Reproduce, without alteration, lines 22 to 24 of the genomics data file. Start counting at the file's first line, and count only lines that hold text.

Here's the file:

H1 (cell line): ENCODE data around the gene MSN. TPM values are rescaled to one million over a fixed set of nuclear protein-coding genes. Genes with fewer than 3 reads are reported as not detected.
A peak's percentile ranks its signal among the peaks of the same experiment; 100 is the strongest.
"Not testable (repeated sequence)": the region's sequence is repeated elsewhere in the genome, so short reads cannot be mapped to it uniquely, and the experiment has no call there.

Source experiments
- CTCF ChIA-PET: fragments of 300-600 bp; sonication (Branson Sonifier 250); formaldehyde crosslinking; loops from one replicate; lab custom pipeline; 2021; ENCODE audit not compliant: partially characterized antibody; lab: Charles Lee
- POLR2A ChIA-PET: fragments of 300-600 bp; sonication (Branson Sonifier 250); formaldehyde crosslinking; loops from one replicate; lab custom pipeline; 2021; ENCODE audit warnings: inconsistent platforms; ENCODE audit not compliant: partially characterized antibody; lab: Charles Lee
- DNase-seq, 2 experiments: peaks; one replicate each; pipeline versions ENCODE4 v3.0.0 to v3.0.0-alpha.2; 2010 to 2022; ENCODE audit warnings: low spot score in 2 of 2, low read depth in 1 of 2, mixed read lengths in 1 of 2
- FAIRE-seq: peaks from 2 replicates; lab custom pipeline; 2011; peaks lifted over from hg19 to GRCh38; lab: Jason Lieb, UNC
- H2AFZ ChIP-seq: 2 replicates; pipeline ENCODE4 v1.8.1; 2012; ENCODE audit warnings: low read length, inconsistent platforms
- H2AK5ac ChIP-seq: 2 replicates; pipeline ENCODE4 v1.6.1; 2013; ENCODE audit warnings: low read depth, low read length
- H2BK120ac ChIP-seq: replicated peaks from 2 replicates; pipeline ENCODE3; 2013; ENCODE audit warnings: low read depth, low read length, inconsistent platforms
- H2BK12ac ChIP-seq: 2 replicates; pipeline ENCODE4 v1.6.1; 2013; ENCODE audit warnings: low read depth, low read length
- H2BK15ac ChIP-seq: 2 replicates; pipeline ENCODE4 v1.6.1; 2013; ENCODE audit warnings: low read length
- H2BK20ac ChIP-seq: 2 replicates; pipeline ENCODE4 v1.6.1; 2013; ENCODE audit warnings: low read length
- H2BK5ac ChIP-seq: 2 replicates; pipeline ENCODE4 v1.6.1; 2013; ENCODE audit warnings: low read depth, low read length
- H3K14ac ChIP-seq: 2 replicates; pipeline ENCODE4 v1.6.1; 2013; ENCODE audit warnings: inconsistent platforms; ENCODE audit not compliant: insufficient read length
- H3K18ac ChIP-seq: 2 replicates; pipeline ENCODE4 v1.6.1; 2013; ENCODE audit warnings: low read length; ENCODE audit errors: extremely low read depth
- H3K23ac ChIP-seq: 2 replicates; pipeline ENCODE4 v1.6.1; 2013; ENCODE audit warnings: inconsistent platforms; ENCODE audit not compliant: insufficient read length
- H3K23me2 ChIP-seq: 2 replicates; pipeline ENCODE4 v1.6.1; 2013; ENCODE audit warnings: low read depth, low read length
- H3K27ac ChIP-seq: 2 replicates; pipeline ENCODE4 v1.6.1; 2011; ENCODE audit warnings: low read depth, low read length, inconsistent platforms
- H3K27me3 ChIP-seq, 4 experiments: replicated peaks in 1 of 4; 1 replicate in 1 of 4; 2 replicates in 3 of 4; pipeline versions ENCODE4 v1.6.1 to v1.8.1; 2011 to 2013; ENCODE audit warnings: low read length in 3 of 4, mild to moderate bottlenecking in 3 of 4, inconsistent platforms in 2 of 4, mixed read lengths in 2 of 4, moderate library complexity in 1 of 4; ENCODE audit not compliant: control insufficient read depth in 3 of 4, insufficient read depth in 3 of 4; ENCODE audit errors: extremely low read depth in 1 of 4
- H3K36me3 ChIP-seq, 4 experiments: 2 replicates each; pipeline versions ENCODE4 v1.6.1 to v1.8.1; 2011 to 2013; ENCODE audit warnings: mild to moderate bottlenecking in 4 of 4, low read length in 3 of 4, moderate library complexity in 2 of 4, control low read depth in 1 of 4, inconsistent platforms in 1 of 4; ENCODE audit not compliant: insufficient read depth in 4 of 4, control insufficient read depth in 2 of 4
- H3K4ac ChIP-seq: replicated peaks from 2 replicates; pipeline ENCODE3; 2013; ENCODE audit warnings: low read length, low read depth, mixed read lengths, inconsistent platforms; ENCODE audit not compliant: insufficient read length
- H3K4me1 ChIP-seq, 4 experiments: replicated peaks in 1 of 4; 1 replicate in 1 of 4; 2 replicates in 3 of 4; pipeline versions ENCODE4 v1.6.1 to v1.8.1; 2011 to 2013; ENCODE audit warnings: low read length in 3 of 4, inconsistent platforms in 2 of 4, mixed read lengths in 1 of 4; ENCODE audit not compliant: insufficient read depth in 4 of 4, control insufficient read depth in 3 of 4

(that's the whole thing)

- H3K36me3 ChIP-seq, 4 experiments: 2 replicates each; pipeline versions ENCODE4 v1.6.1 to v1.8.1; 2011 to 2013; ENCODE audit warnings: mild to moderate bottlenecking in 4 of 4, low read length in 3 of 4, moderate library complexity in 2 of 4, control low read depth in 1 of 4, inconsistent platforms in 1 of 4; ENCODE audit not compliant: insufficient read depth in 4 of 4, control insufficient read depth in 2 of 4
- H3K4ac ChIP-seq: replicated peaks from 2 replicates; pipeline ENCODE3; 2013; ENCODE audit warnings: low read length, low read depth, mixed read lengths, inconsistent platforms; ENCODE audit not compliant: insufficient read length
- H3K4me1 ChIP-seq, 4 experiments: replicated peaks in 1 of 4; 1 replicate in 1 of 4; 2 replicates in 3 of 4; pipeline versions ENCODE4 v1.6.1 to v1.8.1; 2011 to 2013; ENCODE audit warnings: low read length in 3 of 4, inconsistent platforms in 2 of 4, mixed read lengths in 1 of 4; ENCODE audit not compliant: insufficient read depth in 4 of 4, control insufficient read depth in 3 of 4